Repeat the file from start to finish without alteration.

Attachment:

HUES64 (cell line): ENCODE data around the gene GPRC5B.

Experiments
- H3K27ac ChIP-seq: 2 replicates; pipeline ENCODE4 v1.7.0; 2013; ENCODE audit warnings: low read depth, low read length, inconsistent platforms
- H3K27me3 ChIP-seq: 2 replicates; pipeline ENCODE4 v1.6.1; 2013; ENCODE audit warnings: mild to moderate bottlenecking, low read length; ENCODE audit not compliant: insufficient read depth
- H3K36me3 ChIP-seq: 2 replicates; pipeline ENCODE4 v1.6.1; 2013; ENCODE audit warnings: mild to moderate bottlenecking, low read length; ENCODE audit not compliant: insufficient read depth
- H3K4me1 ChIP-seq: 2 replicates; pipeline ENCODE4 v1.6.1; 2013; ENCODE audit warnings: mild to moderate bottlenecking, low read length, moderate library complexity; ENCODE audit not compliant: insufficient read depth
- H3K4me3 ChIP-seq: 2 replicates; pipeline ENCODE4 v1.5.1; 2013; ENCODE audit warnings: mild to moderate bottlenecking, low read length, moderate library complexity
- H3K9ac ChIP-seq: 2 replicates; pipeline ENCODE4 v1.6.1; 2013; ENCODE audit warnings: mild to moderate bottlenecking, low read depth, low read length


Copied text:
HUES64 (cell line): ENCODE data around the gene GPRC5B.

Experiments
- H3K27ac ChIP-seq: 2 replicates; pipeline ENCODE4 v1.7.0; 2013; ENCODE audit warnings: low read depth, low read length, inconsistent platforms
- H3K27me3 ChIP-seq: 2 replicates; pipeline ENCODE4 v1.6.1; 2013; ENCODE audit warnings: mild to moderate bottlenecking, low read length; ENCODE audit not compliant: insufficient read depth
- H3K36me3 ChIP-seq: 2 replicates; pipeline ENCODE4 v1.6.1; 2013; ENCODE audit warnings: mild to moderate bottlenecking, low read length; ENCODE audit not compliant: insufficient read depth
- H3K4me1 ChIP-seq: 2 replicates; pipeline ENCODE4 v1.6.1; 2013; ENCODE audit warnings: mild to moderate bottlenecking, low read length, moderate library complexity; ENCODE audit not compliant: insufficient read depth
- H3K4me3 ChIP-seq: 2 replicates; pipeline ENCODE4 v1.5.1; 2013; ENCODE audit warnings: mild to moderate bottlenecking, low read length, moderate library complexity
- H3K9ac ChIP-seq: 2 replicates; pipeline ENCODE4 v1.6.1; 2013; ENCODE audit warnings: mild to moderate bottlenecking, low read depth, low read length